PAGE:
Polygonal ground, Antarctica – Yann Arthus-Bertrand Photography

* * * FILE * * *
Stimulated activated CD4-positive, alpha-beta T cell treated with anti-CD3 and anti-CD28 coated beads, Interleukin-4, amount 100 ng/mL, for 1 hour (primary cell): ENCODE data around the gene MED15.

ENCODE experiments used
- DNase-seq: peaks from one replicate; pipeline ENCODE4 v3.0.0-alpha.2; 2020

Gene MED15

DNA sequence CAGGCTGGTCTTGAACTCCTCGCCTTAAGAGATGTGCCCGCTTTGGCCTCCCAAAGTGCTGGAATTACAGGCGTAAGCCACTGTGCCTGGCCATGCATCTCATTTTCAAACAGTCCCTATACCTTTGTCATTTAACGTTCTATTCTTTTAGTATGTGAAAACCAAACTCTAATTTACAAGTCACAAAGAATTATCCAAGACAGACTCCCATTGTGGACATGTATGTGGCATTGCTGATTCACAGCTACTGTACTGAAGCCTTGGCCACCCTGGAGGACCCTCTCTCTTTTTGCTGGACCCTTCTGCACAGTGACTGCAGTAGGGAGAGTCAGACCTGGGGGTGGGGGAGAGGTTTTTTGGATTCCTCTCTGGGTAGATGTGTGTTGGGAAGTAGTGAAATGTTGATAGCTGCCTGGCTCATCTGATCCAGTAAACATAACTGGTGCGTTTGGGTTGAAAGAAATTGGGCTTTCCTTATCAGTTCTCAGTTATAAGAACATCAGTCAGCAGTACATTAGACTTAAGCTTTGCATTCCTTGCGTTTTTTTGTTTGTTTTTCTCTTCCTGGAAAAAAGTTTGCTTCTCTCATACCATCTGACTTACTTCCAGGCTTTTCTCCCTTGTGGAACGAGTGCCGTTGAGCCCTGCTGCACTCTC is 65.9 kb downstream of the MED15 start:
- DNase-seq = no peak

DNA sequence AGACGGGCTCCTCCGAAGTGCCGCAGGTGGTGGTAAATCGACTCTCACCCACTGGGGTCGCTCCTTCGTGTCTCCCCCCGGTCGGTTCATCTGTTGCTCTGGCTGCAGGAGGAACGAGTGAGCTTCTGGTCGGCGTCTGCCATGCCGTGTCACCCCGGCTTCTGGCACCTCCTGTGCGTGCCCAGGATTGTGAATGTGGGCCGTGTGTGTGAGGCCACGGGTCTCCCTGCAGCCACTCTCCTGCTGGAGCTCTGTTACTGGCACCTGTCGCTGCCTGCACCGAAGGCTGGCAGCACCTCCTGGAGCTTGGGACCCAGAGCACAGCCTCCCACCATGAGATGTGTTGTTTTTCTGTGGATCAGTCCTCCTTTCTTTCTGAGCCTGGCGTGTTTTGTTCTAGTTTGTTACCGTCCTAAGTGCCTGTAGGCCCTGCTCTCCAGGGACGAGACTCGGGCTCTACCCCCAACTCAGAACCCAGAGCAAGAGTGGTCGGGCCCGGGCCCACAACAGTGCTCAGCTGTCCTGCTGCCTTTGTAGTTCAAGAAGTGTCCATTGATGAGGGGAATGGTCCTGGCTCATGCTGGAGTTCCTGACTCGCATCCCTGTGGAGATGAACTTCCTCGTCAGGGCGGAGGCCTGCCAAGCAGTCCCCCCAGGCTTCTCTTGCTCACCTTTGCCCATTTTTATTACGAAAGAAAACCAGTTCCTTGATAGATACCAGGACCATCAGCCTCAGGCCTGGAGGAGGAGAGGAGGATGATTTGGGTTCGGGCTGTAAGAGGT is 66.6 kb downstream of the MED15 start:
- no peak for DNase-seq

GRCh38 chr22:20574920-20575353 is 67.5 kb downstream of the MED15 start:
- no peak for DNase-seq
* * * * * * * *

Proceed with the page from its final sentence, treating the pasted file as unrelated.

The bottom of the McMurdo Dry Valleys, one of the rare iceless places on the continent, is covered in polygonal patterns similar to those of a dried-up pond. Extreme temperature variations from summer to winter, when a six-month night envelops the continent and makes temperatures drop by 90°F (32°C), cause ice buried in the ground to freeze and thaw, creating this strange mineral tapestry. The reason for these patterns has not been completely uncovered but their location has been clearly determined: they appear where the ground is permanently frozen, both in Antarctica and the Arctic. But planet Earth does not hold a monopoly on this type of design. The pictures of Mars delivered by the Mars Global Surveyor and the rovers Spirit and Opportunity are striking: patterns utterly similar to those of the Dry Valleys can be seen in the polar regions of the red planet. These are on a giant scale, however—the polygons on Mars are a few miles wide, those on Earth only 30 to 100 ft (9 to 30 m).